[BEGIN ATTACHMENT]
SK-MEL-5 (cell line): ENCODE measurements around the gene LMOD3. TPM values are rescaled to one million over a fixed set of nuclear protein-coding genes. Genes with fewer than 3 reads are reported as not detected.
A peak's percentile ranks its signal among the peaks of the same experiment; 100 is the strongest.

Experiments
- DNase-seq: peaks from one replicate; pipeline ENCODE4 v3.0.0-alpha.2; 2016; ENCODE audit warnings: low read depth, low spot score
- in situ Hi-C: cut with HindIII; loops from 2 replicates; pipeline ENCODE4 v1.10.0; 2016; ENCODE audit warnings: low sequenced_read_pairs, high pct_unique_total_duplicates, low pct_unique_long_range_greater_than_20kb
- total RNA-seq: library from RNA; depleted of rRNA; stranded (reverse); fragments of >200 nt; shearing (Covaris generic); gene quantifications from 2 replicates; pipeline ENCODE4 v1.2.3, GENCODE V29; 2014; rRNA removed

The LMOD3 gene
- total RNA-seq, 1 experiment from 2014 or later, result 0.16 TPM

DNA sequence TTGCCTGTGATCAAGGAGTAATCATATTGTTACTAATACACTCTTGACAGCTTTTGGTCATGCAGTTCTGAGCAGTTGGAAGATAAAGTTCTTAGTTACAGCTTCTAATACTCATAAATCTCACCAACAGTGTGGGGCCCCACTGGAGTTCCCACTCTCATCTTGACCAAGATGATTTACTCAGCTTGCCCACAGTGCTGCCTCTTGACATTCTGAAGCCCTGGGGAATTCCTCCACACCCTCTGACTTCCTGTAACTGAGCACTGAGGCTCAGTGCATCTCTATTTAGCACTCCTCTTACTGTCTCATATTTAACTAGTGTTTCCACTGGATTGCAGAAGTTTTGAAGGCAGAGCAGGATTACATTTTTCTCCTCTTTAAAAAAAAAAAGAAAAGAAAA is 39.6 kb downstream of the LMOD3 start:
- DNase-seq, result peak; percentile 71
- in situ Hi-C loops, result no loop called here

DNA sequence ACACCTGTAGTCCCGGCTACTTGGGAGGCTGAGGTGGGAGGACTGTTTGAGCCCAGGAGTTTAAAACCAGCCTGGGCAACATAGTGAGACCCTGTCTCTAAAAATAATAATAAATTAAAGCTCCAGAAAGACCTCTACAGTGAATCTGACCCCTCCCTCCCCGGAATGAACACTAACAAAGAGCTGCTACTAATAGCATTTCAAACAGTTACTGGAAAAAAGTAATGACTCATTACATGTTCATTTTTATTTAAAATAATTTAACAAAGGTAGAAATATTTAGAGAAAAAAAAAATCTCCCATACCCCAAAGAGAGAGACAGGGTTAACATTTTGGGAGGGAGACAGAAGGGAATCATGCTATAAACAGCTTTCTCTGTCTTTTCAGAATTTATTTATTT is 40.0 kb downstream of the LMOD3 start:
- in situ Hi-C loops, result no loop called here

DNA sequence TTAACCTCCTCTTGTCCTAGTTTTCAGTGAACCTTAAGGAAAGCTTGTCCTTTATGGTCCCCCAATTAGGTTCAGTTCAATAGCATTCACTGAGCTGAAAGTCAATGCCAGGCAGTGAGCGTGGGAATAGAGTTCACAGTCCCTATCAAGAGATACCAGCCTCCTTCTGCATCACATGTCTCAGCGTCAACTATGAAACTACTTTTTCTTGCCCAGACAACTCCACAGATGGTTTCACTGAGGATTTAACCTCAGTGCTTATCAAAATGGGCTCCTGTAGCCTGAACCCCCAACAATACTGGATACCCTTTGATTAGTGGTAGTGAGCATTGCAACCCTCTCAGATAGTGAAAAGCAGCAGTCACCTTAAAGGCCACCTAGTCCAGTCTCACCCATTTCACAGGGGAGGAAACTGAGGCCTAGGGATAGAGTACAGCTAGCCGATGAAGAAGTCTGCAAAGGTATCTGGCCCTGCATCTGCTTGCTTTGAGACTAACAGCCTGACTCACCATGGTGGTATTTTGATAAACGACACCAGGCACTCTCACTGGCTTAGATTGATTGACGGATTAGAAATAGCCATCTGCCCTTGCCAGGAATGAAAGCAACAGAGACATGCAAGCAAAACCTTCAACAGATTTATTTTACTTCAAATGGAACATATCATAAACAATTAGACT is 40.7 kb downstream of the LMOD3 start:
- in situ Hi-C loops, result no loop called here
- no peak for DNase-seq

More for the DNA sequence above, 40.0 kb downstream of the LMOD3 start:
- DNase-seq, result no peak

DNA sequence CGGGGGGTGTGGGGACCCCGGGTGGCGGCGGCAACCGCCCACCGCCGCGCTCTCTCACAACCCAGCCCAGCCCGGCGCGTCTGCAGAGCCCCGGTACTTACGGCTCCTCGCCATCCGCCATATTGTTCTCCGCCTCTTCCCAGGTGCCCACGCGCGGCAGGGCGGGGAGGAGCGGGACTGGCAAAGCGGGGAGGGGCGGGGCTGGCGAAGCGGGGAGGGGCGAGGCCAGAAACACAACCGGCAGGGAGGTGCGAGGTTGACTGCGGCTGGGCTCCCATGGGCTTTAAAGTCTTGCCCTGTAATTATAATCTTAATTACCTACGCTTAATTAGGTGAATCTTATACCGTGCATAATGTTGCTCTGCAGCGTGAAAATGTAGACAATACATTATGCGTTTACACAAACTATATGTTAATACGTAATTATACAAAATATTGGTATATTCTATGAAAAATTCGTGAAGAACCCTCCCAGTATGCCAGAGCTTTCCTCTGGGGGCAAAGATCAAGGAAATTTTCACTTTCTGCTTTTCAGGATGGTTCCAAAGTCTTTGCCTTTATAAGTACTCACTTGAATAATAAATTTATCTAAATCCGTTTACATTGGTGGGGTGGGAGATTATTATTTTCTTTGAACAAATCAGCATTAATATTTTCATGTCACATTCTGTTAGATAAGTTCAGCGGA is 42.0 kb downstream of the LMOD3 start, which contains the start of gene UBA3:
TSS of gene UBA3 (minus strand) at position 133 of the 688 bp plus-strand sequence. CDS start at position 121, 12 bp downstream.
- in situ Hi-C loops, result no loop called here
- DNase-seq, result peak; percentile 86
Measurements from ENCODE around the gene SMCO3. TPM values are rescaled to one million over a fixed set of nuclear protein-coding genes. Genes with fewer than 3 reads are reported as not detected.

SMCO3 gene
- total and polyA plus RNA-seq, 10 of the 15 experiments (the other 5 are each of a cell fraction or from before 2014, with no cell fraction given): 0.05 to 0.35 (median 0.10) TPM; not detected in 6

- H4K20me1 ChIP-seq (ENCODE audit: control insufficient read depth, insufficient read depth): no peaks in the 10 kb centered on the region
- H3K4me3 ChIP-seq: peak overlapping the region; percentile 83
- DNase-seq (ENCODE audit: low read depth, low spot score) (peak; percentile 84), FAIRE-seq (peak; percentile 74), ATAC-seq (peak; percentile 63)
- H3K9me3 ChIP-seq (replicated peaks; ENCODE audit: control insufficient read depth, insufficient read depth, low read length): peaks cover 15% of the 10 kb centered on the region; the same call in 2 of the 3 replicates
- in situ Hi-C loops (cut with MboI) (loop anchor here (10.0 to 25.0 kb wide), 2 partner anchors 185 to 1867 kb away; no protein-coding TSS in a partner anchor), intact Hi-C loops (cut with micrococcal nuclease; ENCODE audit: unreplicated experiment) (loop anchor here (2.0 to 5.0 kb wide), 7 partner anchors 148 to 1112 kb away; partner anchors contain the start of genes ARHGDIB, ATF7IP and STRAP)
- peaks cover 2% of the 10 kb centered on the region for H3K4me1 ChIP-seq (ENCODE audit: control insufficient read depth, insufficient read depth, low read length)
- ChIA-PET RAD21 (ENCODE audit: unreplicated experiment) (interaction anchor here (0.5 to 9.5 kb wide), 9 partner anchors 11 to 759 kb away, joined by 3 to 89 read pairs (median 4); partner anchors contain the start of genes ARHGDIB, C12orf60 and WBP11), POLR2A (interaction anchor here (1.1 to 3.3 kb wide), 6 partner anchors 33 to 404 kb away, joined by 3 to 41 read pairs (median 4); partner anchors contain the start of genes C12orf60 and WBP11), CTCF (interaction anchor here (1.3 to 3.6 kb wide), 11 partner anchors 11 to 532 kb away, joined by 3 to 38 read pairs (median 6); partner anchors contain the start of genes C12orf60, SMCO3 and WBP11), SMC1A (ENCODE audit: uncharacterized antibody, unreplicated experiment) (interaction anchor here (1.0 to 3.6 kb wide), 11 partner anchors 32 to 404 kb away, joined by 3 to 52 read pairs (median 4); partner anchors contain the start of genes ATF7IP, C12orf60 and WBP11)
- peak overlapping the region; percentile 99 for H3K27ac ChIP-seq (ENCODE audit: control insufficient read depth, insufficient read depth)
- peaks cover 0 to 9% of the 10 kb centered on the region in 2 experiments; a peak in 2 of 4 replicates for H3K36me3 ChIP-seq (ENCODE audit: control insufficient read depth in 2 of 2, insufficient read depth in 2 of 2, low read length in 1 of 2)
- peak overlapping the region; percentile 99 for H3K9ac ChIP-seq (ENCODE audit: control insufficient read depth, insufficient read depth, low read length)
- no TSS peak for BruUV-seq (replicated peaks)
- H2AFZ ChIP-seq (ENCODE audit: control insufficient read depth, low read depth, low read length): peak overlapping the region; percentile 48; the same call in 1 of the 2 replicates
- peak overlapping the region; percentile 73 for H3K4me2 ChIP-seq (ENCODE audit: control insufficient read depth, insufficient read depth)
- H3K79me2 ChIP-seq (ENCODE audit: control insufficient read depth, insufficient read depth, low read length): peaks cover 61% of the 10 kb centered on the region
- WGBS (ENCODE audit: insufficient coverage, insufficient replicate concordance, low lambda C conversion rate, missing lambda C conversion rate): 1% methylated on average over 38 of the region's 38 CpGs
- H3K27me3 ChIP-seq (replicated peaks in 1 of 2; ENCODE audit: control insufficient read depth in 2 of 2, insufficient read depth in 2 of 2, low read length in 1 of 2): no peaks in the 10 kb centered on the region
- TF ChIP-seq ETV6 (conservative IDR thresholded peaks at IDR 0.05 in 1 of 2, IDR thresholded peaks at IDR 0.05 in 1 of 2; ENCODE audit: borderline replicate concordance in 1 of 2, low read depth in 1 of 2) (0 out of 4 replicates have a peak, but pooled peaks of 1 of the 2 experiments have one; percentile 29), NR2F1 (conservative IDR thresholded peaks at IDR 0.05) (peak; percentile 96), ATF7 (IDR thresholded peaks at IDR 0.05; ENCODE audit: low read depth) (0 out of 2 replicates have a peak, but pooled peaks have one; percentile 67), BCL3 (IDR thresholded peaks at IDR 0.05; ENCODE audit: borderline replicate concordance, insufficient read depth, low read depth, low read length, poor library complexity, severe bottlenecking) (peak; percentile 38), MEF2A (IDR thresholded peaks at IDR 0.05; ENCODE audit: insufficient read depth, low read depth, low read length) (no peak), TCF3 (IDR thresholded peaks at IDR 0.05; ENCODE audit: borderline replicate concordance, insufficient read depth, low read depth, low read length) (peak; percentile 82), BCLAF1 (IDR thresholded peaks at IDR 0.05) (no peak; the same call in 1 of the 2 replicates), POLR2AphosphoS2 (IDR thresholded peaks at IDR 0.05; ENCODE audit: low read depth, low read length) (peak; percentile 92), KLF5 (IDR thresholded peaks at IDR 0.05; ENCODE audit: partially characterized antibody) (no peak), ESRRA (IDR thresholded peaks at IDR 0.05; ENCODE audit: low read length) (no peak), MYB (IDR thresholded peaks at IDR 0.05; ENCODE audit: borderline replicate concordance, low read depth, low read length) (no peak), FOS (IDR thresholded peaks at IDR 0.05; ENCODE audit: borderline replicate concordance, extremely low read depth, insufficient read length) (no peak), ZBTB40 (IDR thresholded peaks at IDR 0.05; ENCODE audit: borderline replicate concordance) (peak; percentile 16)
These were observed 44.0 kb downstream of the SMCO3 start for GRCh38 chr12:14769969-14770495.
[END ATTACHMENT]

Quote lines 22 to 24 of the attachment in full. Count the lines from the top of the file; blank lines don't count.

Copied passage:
- DNase-seq, result peak; percentile 86
Measurements from ENCODE around the gene SMCO3. TPM values are rescaled to one million over a fixed set of nuclear protein-coding genes. Genes with fewer than 3 reads are reported as not detected.

SMCO3 gene